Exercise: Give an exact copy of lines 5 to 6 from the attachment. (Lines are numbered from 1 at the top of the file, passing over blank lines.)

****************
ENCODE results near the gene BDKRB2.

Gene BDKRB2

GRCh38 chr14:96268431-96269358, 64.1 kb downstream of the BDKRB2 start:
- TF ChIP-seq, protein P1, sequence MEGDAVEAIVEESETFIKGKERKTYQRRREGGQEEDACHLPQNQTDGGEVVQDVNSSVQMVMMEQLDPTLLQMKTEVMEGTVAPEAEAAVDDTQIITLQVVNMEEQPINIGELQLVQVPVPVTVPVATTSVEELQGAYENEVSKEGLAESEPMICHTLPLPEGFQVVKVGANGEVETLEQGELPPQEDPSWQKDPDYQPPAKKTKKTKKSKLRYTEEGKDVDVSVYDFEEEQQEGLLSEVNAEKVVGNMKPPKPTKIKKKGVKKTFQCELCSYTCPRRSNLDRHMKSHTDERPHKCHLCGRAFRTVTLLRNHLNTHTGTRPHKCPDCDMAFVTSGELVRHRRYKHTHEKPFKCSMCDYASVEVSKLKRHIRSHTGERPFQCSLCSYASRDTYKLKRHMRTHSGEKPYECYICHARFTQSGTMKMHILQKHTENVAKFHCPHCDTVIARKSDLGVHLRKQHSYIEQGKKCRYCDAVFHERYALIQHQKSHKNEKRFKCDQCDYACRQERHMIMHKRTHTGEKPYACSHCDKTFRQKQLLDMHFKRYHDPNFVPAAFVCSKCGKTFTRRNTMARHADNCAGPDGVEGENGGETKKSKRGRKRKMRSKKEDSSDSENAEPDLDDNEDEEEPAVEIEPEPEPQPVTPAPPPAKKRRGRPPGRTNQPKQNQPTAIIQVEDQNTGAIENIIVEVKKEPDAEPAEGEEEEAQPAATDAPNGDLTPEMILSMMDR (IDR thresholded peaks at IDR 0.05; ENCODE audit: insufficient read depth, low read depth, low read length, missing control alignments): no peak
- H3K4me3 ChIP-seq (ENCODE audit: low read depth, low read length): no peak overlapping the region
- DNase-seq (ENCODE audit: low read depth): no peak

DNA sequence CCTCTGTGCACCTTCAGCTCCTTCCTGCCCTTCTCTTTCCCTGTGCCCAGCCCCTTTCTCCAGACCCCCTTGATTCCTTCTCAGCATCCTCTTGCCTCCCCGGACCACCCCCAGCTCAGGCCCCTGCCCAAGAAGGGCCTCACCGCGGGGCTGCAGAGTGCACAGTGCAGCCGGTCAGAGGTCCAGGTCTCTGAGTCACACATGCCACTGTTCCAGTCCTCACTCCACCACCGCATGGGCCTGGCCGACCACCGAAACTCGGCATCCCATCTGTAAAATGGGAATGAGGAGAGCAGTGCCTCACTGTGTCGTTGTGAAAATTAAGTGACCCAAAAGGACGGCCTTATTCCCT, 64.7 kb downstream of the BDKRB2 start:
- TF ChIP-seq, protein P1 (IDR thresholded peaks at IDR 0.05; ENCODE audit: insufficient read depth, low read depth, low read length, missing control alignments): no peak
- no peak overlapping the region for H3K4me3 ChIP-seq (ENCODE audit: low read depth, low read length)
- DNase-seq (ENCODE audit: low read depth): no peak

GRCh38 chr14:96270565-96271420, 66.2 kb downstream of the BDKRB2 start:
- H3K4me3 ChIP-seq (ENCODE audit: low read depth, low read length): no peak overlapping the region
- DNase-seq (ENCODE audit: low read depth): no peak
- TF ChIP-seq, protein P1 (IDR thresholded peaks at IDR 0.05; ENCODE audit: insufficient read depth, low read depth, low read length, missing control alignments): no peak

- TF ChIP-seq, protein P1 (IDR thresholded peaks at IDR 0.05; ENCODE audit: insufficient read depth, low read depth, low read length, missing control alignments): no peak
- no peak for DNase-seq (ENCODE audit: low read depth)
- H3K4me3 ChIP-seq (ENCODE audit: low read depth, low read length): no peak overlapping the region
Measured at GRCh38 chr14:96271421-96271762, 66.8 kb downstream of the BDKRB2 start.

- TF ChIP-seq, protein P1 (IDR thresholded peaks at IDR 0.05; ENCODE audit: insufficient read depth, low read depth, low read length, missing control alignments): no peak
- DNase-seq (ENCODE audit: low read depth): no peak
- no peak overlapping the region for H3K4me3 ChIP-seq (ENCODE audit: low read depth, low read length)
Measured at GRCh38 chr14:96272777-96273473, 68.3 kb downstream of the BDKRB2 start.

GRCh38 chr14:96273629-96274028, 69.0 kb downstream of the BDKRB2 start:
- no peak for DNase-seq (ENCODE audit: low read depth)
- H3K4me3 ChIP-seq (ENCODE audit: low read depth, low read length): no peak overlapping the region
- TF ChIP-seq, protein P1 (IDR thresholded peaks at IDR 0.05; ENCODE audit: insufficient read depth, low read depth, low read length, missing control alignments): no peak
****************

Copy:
- H3K4me3 ChIP-seq (ENCODE audit: low read depth, low read length): no peak overlapping the region
- DNase-seq (ENCODE audit: low read depth): no peak